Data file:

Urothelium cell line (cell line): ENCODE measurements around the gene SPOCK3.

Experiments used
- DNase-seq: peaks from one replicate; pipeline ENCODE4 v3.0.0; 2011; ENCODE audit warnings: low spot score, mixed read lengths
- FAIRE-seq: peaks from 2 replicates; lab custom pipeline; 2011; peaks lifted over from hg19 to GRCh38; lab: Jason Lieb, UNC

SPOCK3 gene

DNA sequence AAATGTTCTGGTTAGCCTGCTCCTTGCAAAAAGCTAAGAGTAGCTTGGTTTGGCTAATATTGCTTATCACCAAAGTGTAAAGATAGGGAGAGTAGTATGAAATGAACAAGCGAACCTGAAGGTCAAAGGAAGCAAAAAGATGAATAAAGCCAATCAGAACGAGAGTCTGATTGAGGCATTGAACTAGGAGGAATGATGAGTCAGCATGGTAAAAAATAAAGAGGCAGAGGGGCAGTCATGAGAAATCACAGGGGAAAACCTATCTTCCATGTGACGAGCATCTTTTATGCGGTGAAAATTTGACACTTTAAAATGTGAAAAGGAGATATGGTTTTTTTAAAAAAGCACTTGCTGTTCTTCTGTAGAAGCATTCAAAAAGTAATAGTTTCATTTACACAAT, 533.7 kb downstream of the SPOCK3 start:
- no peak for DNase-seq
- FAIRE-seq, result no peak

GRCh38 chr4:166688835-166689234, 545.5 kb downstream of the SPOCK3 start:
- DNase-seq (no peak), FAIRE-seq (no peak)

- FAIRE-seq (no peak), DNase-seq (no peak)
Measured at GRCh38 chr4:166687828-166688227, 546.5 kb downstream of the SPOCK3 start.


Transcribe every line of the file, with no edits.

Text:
Urothelium cell line (cell line): ENCODE measurements around the gene SPOCK3.

Experiments used
- DNase-seq: peaks from one replicate; pipeline ENCODE4 v3.0.0; 2011; ENCODE audit warnings: low spot score, mixed read lengths
- FAIRE-seq: peaks from 2 replicates; lab custom pipeline; 2011; peaks lifted over from hg19 to GRCh38; lab: Jason Lieb, UNC

SPOCK3 gene

DNA sequence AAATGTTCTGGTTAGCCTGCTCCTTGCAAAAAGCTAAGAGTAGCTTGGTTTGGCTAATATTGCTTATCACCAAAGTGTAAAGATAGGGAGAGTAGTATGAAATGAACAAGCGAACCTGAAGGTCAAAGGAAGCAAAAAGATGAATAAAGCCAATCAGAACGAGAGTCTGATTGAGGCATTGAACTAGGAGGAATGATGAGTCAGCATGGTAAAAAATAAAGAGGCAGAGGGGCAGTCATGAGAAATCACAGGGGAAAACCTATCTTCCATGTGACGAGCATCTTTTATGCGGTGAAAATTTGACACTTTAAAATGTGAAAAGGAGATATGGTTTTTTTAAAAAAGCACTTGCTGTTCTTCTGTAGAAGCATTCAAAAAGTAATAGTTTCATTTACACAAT, 533.7 kb downstream of the SPOCK3 start:
- no peak for DNase-seq
- FAIRE-seq, result no peak

GRCh38 chr4:166688835-166689234, 545.5 kb downstream of the SPOCK3 start:
- DNase-seq (no peak), FAIRE-seq (no peak)

- FAIRE-seq (no peak), DNase-seq (no peak)
Measured at GRCh38 chr4:166687828-166688227, 546.5 kb downstream of the SPOCK3 start.